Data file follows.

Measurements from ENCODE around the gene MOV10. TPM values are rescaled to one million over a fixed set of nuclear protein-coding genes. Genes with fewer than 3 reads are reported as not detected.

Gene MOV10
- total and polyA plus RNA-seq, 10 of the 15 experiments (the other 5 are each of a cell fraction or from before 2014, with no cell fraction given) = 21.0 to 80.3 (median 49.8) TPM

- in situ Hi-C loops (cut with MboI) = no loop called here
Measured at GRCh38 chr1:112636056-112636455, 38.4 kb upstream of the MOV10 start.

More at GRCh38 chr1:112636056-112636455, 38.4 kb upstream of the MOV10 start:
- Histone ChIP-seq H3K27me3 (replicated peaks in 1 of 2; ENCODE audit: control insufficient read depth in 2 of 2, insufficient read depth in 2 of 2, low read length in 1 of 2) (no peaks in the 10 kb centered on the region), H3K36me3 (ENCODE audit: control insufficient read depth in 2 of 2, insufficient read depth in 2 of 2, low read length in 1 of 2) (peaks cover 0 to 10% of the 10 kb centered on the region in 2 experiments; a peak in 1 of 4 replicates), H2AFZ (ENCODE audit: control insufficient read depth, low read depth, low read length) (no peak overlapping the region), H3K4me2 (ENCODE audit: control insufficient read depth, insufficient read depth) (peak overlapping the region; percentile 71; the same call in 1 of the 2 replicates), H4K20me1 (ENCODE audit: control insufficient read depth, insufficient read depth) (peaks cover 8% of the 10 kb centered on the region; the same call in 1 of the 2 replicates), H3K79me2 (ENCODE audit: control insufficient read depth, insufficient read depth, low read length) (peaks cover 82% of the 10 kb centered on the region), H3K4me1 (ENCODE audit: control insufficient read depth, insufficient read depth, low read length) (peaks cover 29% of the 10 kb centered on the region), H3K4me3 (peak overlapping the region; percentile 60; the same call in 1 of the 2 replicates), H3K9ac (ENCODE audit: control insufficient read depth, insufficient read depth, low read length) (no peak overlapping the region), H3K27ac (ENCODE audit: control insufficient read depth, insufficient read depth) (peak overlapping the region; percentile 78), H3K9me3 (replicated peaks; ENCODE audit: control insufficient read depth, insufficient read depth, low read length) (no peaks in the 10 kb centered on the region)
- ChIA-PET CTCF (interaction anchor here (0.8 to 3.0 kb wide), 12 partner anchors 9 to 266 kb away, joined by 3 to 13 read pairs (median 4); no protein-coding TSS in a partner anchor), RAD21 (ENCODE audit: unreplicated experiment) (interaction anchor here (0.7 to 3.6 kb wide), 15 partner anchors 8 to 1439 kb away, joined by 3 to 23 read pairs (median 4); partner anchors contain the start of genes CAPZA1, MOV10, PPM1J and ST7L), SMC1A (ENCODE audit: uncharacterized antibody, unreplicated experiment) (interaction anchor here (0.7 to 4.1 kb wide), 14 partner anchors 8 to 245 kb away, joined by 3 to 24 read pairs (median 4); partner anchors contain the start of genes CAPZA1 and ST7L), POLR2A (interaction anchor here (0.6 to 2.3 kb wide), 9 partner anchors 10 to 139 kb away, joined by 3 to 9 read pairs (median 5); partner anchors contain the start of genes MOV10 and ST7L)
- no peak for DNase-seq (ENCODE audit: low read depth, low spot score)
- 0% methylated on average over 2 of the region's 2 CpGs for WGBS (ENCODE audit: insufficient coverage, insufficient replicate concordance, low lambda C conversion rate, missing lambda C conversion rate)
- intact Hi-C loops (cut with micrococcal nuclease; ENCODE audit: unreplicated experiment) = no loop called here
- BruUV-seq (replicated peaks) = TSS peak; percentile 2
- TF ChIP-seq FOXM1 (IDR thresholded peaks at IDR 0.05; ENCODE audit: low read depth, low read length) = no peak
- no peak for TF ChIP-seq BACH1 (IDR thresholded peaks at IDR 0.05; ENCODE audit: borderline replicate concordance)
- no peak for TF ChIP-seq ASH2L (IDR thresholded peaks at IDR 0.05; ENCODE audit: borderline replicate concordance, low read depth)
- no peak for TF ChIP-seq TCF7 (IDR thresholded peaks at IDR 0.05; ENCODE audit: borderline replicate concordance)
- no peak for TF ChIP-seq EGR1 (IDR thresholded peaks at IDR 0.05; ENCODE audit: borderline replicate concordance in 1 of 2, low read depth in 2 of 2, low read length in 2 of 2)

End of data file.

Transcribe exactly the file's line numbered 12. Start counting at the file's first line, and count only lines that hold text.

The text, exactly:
- BruUV-seq (replicated peaks) = TSS peak; percentile 2